Steve Schachtman: Hypertrophic Cardiomyopathy

Photo courtesy of Noah Zaroff Photgraphy

For Steve Schachtman of the Twin Cities, 1999 is a year he’ll never forget. The night before Thanksgiving, his uncle passed away. Just eight hours later, upon arriving at his mother’s home to take her to his aunt’s house, he discovered his mother had also passed away.

However, Steve said, “Even though tragedy hits, something good came of it.”

A few months later, Steve’s own life was saved when he became one of the first patients with hypertrophic cardiomyopathy (HCM) to receive a new treatment — an implantable cardioverter-defibrillator (ICD) — from Minneapolis Heart Institute® (MHI) at Abbott Northwestern Hospital. Working in partnership with MHI®, research cardiologists at the Minneapolis Heart Institute Foundation® (MHIF) are proud to have pioneered the use of ICD treatment for HCM in 2000. With the use of this technology, physicians are able to save lives and provide new and more positive expectations to HCM patients about living with their disease.

HCM is a genetic heart condition in which the heart walls have too much muscle tissue, making it harder for the heart to pump blood and making the heart vulnerable to potentially lethal rhythm disorders. As many as one in 500 people have HCM, making it the most common genetic heart disease. However, thanks to research and technological advances, treatment for adults with HCM has changed dramatically over the past 10 to 15 years. In fact, at the time of his procedure, Steve said doctors told his wife that if it would’ve been just five years earlier when they diagnosed him, they would have told her to sell their house and move next to a hospital.

“Instead, five years later, there was so much that was available. So much new technology, so many new procedures,” said Steve. “Had it not been for the Minneapolis Heart Institute, and research, after all these years, I wouldn’t be alive,” said Steve, now 71.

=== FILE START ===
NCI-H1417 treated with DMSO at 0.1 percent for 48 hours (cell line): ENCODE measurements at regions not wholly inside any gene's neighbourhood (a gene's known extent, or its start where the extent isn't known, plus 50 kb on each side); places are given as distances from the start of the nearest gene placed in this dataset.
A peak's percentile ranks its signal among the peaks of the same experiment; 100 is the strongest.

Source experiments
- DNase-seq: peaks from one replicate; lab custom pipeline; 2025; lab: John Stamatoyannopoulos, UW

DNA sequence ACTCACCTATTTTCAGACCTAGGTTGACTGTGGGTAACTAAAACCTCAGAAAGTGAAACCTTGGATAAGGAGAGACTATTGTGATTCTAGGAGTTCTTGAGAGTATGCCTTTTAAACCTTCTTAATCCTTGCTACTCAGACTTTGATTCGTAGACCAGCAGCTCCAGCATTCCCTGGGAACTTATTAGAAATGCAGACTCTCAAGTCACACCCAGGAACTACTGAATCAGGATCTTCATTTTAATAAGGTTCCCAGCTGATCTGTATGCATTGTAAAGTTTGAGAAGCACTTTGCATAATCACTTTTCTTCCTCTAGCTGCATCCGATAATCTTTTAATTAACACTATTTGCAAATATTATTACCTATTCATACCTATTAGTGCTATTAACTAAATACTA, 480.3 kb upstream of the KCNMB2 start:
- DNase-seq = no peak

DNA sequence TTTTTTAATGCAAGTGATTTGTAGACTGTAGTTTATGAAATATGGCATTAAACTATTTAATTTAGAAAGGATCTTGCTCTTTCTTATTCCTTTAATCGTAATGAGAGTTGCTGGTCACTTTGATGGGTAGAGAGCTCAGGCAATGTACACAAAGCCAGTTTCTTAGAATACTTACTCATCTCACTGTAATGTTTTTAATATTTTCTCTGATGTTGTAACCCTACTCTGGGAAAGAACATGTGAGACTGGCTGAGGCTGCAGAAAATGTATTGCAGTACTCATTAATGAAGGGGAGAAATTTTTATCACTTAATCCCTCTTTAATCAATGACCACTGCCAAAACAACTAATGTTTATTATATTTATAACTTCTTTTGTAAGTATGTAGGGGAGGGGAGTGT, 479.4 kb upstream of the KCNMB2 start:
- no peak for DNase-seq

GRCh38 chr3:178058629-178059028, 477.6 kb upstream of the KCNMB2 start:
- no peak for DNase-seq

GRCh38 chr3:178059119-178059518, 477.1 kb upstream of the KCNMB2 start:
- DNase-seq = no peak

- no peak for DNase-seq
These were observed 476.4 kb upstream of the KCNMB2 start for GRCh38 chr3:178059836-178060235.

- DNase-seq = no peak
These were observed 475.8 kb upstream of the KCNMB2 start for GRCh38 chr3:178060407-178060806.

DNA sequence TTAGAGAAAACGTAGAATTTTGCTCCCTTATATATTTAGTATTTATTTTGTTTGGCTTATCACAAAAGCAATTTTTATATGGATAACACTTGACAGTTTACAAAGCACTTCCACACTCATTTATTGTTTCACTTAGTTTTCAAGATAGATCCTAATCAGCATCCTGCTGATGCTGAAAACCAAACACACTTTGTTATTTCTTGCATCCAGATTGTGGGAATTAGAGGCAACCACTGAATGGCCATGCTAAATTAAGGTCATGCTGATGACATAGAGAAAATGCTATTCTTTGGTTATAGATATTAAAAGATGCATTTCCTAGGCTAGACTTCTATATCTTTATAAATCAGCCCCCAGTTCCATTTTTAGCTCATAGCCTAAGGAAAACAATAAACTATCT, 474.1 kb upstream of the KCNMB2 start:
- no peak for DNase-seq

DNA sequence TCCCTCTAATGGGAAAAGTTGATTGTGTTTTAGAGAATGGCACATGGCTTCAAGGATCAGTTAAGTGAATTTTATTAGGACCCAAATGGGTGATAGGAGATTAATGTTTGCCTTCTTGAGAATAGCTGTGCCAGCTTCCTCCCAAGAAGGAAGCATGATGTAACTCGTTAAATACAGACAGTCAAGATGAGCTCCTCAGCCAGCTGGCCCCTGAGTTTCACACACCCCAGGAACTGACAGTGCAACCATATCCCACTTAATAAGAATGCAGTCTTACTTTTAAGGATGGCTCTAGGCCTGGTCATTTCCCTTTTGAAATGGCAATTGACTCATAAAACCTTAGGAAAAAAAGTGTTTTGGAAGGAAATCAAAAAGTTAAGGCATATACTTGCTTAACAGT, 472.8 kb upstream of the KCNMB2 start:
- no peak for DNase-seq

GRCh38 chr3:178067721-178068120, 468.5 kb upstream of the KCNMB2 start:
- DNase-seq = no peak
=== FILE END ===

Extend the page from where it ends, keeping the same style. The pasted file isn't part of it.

While the majority of people who have HCM need little or nothing in the way of treatment interventions, others develop cardiac problems that affect their quality of life or, in some cases, lead to early death. In particular, HCM can cause a dangerously rapid heart rhythm that can lead to sudden cardiac death. HCM has garnered headlines over the years as the leading cause of sudden cardiac arrest in the United States in young athletes.

In Steve’s case, his heart had significant electrical system damage, causing dangerous heart rhythms and putting him at risk for unpredictable cardiac arrest. An ICD can prevent sudden death by delivering a shock that restores the heart’s natural rhythm, thereby definitively changing the course of the disease for many patients. It also uses low-energy pacing as needed to correct slow heart rhythm problems. Over the years, Steve’s defibrillator kept watch over his heart rhythms, however, in 2013, his HCM began to cause severe shortness of breath.

“It got to the point where I couldn’t walk up the stairs anymore. I couldn’t walk up my driveway, I couldn’t do anything,” said Steve.

His MHI cardiology team at the time, Dr. Adrian Almquist and Dr. Barry Maron (who served as director of MHIF’s world-renowned HCM Center for 23 years), determined Steve needed open-heart surgery to remove the excess heart muscle and restore normal heart function. Since MHI does not perform that specific surgery, he was referred to another hospital.

Over the years, Steve has also received coronary stents and battled several serious infections and said, “I never have to worry. The team that has been assembled and continues to be assembled at the Minneapolis Heart Institute® is above excellence in my opinion.”

His care team today includes MHI cardiologists and MHIF researchers Dr. Charles Gornick, Dr. William Katsiyiannis, Dr. John Lesser and Dr. Chuen Tang, along with his infectious disease specialist at Abbott, Dr. Daniel Anderson.

“From the guy who cleans the hallways to the technology people, to the doctors and staff, they put everybody else first and then themselves second,” said Steve.  “That’s what this hospital is all about. And that’s why every single year, for the rest of my life, the foundation will get a gift from our family, as they have for the last 20 years. I will never, ever forget how good they are. If they continue with this research and continue with everything that they are doing, hopefully they’ll find cures for a lot of this stuff.”

Today, Steve lives a heart-healthy and gratitude-filled life. He works out two to three times a week, chooses chicken, fish and turkey instead of red meat, and enjoys a good glass of red wine. He continues his involvement as a shareholder with the firm he founded, Steven Scott Management, Inc., which is one of the largest locally owned property management firms in Minnesota. And he loves spending time with his wife of 50 years, his family and five grandsons, and also hitting the golf course, where he said he’s even hitting a golf ball better.

“I’m so grateful for what they’ve done for me and so grateful for the care that I have,” said Steve. “The Minneapolis Heart Institute has given me a completely new lease on my life; I’ve never felt better. And my heart … I can go on a treadmill today at a four incline, at a three-and-a-half speed, for 40 to 45 minutes. If I could save one person’s life, by the dollars that I give or by the support that I can give to somebody, I’ve succeeded.”